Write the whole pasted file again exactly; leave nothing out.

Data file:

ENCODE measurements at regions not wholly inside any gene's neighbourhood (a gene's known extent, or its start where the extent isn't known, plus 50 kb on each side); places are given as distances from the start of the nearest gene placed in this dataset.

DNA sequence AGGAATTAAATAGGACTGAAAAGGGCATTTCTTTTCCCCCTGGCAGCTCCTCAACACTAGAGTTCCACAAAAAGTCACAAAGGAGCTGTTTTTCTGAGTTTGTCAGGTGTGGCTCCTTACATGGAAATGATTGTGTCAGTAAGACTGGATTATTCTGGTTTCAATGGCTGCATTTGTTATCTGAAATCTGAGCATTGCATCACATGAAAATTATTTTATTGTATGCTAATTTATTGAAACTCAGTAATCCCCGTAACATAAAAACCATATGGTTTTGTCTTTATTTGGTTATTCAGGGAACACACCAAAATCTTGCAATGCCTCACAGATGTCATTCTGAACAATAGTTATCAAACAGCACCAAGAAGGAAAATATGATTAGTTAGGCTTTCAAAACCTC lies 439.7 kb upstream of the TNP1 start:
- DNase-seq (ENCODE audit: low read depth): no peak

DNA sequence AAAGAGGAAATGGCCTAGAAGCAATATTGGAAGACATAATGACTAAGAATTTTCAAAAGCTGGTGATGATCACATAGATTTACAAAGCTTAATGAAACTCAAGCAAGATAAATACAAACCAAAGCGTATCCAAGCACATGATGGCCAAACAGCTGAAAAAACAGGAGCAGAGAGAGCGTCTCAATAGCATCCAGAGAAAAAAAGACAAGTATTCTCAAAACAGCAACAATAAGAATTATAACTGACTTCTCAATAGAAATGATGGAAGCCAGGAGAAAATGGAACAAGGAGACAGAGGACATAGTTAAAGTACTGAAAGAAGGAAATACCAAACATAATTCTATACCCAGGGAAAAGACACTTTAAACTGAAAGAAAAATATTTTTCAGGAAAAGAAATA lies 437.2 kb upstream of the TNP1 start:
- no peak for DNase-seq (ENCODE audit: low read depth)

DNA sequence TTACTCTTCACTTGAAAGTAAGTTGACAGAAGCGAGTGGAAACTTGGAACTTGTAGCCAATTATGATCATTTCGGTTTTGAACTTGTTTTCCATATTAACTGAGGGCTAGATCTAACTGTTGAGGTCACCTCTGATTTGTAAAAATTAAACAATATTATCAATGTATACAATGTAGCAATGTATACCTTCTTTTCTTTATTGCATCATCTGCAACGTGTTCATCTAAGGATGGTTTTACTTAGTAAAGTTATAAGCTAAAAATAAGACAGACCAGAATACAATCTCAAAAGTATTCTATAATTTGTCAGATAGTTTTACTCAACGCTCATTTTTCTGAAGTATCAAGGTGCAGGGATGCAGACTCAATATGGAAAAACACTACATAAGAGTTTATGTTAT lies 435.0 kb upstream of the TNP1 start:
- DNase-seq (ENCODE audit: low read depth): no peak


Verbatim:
ENCODE measurements at regions not wholly inside any gene's neighbourhood (a gene's known extent, or its start where the extent isn't known, plus 50 kb on each side); places are given as distances from the start of the nearest gene placed in this dataset.

DNA sequence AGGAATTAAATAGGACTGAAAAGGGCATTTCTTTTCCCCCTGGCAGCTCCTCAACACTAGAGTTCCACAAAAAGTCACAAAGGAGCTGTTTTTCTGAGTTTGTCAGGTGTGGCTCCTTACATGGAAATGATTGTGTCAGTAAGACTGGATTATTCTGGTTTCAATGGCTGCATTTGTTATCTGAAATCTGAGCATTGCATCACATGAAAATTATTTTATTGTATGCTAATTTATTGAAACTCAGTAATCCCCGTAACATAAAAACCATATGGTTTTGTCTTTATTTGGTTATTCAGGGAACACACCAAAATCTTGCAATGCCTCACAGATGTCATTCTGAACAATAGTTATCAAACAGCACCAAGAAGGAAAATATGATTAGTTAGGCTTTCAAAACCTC lies 439.7 kb upstream of the TNP1 start:
- DNase-seq (ENCODE audit: low read depth): no peak

DNA sequence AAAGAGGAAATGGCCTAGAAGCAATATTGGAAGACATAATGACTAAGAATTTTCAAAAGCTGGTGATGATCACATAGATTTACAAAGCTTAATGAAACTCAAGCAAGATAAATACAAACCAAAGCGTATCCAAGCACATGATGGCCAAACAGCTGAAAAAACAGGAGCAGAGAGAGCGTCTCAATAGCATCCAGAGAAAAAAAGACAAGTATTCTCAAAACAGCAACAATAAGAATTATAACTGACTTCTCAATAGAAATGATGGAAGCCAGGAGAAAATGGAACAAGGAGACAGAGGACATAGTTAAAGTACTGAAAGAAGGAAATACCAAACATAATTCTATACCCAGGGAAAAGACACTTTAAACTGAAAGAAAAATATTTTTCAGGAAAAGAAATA lies 437.2 kb upstream of the TNP1 start:
- no peak for DNase-seq (ENCODE audit: low read depth)

DNA sequence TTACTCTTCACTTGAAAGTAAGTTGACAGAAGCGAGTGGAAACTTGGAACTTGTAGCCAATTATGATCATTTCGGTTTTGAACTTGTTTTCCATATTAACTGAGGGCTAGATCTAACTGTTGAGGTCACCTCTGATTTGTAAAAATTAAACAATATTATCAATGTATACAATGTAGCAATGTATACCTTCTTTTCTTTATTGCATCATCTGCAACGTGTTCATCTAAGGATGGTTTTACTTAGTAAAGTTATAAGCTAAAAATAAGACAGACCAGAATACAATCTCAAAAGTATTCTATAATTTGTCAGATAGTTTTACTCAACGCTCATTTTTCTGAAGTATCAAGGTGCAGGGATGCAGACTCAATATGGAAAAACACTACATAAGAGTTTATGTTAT lies 435.0 kb upstream of the TNP1 start:
- DNase-seq (ENCODE audit: low read depth): no peak